Move to boost confidence as Xi urges ethnic unity

When news of the Kunming terror attack last Saturday first broke, state media was reporting that there were 10 assailants involved.

But by Monday night when the security ministry declared the case successfully cracked, the number had been reduced to eight.

Yet, the discrepancy in numbers is no indication that there has been an attempt to conclude the case quickly before the start of the National People's Congress legislature sessions on Wednesday, say counter-terrorism experts.

Instead, they believe China is eager to boost public confidence amid swirling rumours of more attacks in south-western Kunming city and elsewhere that are already prompting heightened security in many cities and tighter control on Chinese media reporting on the country's worst terror attack.

Weighing in on the incident, President Xi Jinping on Tuesday called for ethnic unity at a panel discussion with members of the top political advisory body who were from ethnic minority groups.

"Unity and stability are blessings, while secession and turmoil are disasters," he said. "People of all ethnic groups of the country should cherish ethnic unity."

Mr Xi also urged that everything possible be done to accelerate the social and economic development of China's minority ethnic groups and the ethnic areas and to bring concrete benefits to people there, reported Xinhua state news agency.

On the discrepancy in numbers, counter-terrorism expert Zhao Gancheng said: "In these sudden incidents taking place within a short time at crowded places, it's not unusual for the initial figures to differ from the final number.

"The incident also took place at night with low visibility," added Dr Zhao of the Shanghai Institute for International Studies.

Over the weekend, after a stabbing spree at the railway station in Kunming city last Saturday night that killed 29 people and wounded more than 140, Chinese state media reported that at least 10 assailants - suspected to be Muslim Uighurs from restive Xinjiang - were involved.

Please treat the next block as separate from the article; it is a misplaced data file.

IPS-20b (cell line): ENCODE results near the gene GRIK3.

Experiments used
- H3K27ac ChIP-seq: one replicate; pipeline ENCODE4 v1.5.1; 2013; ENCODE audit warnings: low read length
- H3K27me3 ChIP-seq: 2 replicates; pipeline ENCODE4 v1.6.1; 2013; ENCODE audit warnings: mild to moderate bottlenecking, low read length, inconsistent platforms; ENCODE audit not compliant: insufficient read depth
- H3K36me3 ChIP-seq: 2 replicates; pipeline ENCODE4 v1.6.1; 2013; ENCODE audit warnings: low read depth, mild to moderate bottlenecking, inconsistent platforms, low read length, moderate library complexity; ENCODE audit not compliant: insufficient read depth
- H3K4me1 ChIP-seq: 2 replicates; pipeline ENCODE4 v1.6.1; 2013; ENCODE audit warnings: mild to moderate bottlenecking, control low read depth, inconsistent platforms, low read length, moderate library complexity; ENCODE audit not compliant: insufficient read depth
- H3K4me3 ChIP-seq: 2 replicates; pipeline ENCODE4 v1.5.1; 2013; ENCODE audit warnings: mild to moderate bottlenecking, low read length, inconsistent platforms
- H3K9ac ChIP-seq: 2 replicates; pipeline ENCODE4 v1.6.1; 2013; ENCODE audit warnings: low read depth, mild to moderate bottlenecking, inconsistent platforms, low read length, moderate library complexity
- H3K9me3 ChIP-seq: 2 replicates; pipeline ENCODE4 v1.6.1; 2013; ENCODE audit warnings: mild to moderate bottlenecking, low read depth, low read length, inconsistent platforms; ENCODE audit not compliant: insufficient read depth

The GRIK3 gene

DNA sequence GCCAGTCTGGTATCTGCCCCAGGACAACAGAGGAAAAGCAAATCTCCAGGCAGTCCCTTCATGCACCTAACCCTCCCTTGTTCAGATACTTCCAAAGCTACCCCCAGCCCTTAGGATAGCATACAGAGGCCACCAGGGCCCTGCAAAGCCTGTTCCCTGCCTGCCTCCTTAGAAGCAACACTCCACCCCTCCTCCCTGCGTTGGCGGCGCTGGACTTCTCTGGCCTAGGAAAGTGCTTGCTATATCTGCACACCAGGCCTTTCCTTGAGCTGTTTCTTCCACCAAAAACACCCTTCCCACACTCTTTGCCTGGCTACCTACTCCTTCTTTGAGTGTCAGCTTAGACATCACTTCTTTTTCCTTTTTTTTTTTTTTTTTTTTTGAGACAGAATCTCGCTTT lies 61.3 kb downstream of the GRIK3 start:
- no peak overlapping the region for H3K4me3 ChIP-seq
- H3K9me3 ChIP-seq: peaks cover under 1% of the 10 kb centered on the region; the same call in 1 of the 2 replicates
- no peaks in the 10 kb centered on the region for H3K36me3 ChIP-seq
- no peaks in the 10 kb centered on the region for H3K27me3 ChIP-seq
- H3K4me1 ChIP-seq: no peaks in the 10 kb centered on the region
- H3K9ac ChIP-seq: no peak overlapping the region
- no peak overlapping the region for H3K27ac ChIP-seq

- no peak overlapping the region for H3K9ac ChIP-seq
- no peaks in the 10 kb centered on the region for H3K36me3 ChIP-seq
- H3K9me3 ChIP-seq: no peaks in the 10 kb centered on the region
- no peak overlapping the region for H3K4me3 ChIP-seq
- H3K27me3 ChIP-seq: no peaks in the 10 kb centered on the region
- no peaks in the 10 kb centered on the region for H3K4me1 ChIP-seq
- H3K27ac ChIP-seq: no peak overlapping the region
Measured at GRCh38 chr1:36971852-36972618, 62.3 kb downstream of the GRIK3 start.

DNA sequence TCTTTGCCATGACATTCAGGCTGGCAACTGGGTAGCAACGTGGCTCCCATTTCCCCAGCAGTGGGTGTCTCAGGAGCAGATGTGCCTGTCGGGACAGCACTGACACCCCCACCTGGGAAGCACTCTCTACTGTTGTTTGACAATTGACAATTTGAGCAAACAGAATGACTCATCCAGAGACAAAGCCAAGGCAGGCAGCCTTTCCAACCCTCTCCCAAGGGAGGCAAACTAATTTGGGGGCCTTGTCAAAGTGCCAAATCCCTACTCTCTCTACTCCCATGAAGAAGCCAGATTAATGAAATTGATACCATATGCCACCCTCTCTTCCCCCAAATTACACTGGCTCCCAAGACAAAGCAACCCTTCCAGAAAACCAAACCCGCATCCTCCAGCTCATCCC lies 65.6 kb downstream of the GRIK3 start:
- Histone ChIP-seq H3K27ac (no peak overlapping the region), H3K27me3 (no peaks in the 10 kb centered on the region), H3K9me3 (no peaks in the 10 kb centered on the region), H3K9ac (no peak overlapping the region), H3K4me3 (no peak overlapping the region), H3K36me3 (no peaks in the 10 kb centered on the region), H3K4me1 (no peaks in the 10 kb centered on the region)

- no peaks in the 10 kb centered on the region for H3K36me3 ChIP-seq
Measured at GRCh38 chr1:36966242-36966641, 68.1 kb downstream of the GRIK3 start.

But on Monday night, China's security ministry said eight were involved as it declared the successful cracking of the case with three remaining suspects arrested, adding to the four shot dead and one arrested on Saturday night.

Xinhua released the ringleader's Uighur-like name Abdurehim Kurban, without saying if he was among those killed or arrested.

Terrorism expert Rohan Gunaratna from the S. Rajaratnam School of International Studies pointed out that the United States also took some time to identify those involved in the 9/11 attacks.

Dr Zhao added that even if the case remains unsolved now, it would not affect the National People's Congress from opening "smoothly" today, with a focus on implementing the reforms pledged by Mr Xi.

Analysts believe there is already conclusive proof that the East Turkestan Islamic Movement (Etim), a militant group based in Central and Western Asia, was responsible, even though the only evidence so far is reportedly its flags found at the scene.

Said Dr Gunaratna: "The Etim is the only group in China with the capabilities and intention to conduct an attack of such a scale."

China has also accused the Etim of helping Uighur separatists stage a fatal attack near Beijing's Tiananmen Square last October.

Chinese media in recent days has turned against foreign countries, especially the US, for not calling it a terror attack in the initial aftermath.

But Peking University analyst Zhang Jian, an expert on China's ethnic minorities, believes the focus should be on the Chinese government's response and policies in Xinjiang.

His biggest worry is how the attack would worsen the mistrust and tensions present between Han Chinese and Muslim Uighurs in Xinjiang and elsewhere.

"The attack gives the government a natural reason to harden its security policies, but that may only trigger more resistance and violence, and worsen the vicious circle we are already seeing."


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